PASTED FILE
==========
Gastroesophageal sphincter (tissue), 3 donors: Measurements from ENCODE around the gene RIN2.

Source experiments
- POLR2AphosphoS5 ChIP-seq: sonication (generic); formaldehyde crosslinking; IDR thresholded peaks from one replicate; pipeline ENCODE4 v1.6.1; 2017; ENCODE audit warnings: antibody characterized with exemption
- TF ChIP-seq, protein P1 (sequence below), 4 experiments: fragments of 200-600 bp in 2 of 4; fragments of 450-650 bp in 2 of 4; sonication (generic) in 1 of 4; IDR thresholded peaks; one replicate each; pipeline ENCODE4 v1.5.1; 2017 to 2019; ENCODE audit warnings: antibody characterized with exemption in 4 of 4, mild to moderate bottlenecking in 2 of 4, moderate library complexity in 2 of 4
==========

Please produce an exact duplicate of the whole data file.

Gastroesophageal sphincter (tissue), 3 donors: Measurements from ENCODE around the gene RIN2.

Source experiments
- POLR2AphosphoS5 ChIP-seq: sonication (generic); formaldehyde crosslinking; IDR thresholded peaks from one replicate; pipeline ENCODE4 v1.6.1; 2017; ENCODE audit warnings: antibody characterized with exemption
- TF ChIP-seq, protein P1 (sequence below), 4 experiments: fragments of 200-600 bp in 2 of 4; fragments of 450-650 bp in 2 of 4; sonication (generic) in 1 of 4; IDR thresholded peaks; one replicate each; pipeline ENCODE4 v1.5.1; 2017 to 2019; ENCODE audit warnings: antibody characterized with exemption in 4 of 4, mild to moderate bottlenecking in 2 of 4, moderate library complexity in 2 of 4